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CDC: Welcome to the ‘Post-Antibiotic Era’

U.S. Health Officials Caution Fast Rise of ‘Superbugs’ Present Public Health Epidemic

By Clete Campbell

We are officially living in a medical disaster movie.

What seems like a shock news story lead is actually the alarming medial truth of “superbugs.” For as the U.S. Centers for Disease Control and Prevention terms it, we are now living in a “Post-Antibiotic Era” of drug-resistant superbugs able to resist treatment from antibiotics.

The health total is already staggering. A new CDC report shows drug-resistant “superbugs” are infecting 2.8 million people and causing more than 35,000 deaths annually.

The CDC’s report shows a new “superbug” infection every 11 seconds and a death every 15 minutes. Those numbers are double the annual deaths from antibiotic infections the CDC totaled in its 2013 report, which likely undercounted numbers.

The CDC confirms there are now drug-resistant bugs in every U.S. state and around the globe.

CDC director Robert Redfield is urging the American public to “stop referring to a coming post-antibiotic era – it’s already here.”

“The Walking Dead” is less scary than real life these days.

In his letter detailing the 2019 CDC “Superbug” report’s finding, Redfield bluntly said, “You and I are living in a time when some miracle drugs no longer perform miracles and families are being ripped apart by a microscopic enemy.

The CDC is recommending a new baseline of infections and deaths from antibiotic-resistant germs. The CDC’s proposed threat chart would categorize the threats as urgent, serious or concerning. The baseline is part of the CDC’s broad public health effort to prevent infections in health-care facilities, promote responsible use of antibiotics in humans and animals and halt the spread of new, dangerous germs.

The CDC report classifies 18 bacteria and fungi public health officials must monitor. Five bugs are identified as “urgent threats.” The urgent threat bugs include Candida auris, a drug-resistant fungus that began spreading among hospital and nursing home patients in 2015, and carbapenem-resistant Acinetobacter, which causes pneumonia and other infections in hospital intensive care units.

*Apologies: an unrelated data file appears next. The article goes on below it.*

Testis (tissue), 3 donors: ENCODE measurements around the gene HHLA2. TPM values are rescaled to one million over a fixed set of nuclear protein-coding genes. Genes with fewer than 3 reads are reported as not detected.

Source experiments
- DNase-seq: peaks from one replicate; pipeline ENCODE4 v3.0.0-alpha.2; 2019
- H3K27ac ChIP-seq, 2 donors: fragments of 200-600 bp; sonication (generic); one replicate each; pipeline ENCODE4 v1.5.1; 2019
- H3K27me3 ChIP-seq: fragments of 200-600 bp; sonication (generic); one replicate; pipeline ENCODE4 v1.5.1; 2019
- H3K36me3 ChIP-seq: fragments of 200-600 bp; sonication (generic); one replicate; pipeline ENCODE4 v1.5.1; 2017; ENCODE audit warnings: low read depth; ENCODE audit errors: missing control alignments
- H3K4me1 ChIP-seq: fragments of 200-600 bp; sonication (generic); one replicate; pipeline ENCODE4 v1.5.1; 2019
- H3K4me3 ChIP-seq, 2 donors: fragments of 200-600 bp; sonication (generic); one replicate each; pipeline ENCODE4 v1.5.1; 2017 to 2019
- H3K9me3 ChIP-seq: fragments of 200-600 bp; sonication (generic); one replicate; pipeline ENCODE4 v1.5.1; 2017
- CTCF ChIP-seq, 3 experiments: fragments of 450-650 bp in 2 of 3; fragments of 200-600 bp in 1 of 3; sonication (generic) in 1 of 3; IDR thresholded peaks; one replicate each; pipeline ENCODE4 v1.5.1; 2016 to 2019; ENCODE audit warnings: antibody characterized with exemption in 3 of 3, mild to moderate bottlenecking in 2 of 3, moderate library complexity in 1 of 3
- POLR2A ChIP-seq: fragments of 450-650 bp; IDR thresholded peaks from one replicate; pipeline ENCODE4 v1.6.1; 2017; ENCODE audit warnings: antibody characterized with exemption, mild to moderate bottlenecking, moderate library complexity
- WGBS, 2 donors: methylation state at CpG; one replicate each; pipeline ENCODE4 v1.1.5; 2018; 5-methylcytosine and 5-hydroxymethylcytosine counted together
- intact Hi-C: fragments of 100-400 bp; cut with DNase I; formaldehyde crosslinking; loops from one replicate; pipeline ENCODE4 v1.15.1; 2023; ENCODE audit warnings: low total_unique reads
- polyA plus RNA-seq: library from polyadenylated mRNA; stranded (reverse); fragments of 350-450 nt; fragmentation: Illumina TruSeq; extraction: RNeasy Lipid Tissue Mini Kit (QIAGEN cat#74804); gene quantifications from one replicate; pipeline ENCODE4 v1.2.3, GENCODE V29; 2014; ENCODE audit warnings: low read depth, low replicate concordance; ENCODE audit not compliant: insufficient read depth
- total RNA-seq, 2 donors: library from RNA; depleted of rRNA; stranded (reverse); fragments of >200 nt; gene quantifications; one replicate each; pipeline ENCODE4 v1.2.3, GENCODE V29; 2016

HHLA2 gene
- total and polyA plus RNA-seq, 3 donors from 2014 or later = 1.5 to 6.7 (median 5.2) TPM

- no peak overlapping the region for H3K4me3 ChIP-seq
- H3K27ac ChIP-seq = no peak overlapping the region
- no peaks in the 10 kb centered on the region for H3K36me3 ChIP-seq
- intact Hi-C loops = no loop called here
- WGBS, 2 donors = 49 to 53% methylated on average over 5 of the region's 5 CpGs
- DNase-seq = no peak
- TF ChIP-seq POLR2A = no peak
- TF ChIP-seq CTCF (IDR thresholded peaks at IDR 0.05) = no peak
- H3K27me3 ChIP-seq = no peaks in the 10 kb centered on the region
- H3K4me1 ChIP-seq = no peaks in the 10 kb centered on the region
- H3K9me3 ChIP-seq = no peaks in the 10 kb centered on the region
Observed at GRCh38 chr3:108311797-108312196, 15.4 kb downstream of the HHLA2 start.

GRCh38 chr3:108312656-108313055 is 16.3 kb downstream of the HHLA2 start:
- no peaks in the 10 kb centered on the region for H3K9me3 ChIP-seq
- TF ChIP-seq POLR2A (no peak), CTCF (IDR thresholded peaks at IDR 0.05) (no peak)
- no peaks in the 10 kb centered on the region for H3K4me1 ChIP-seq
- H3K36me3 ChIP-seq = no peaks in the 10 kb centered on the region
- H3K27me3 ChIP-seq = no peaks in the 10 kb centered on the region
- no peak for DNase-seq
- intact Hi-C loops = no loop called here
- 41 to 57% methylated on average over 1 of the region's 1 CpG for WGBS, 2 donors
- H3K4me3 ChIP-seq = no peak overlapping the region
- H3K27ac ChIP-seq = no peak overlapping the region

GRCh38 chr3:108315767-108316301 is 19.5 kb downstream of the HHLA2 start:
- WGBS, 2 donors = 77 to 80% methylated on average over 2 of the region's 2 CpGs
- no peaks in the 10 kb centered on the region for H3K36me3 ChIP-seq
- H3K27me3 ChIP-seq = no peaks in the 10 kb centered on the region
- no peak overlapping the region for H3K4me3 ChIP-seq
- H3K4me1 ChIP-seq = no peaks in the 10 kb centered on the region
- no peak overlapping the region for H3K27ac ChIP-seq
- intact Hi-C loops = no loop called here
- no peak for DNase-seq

But the main threat is what the CDC calls the “nightmare bacteria:” Carbapenem-resistant enterobacteriaceae (CRE)

Now more than ever, the CDC stresses, strong daily hand hygiene and personal flu prevention practices are essential to both our personal and public health.

The good news is the USA’s hospitals and health providers are strengthening their defenses against “superbugs.” Hospital deaths from anti-resistant infections fell 28 percent from 2012-17. Greg Frank, an infectious disease expert at the Biotechnology Innovation Organization, told USA Today that the report is a “really good first step” to describe and identify the worldwide challenge of curbing drug-resistant infections.

But the cold reality, researchers at Washington University School of Medicine caution, is that drug-resistant infections might kill as many as 162,000 Americans each year.

“I think the picture is only going to get worse,” Frank told USAT. “I hope this world drive action.”

But the fight against antibiotic-resistant “superbugs” is far from hopeless.

“(The CDC’s) data is exciting because it shows that we are not powerless against anti-biotic resistance,” said Hilary Babcock, president of the Society for Healthcare Epidemiology of America. “We must continue to fund and support effective infection prevention and antibiotic stewardship programs in every healthcare setting and use every tool we have to prevent the spread of antibiotic resistance.”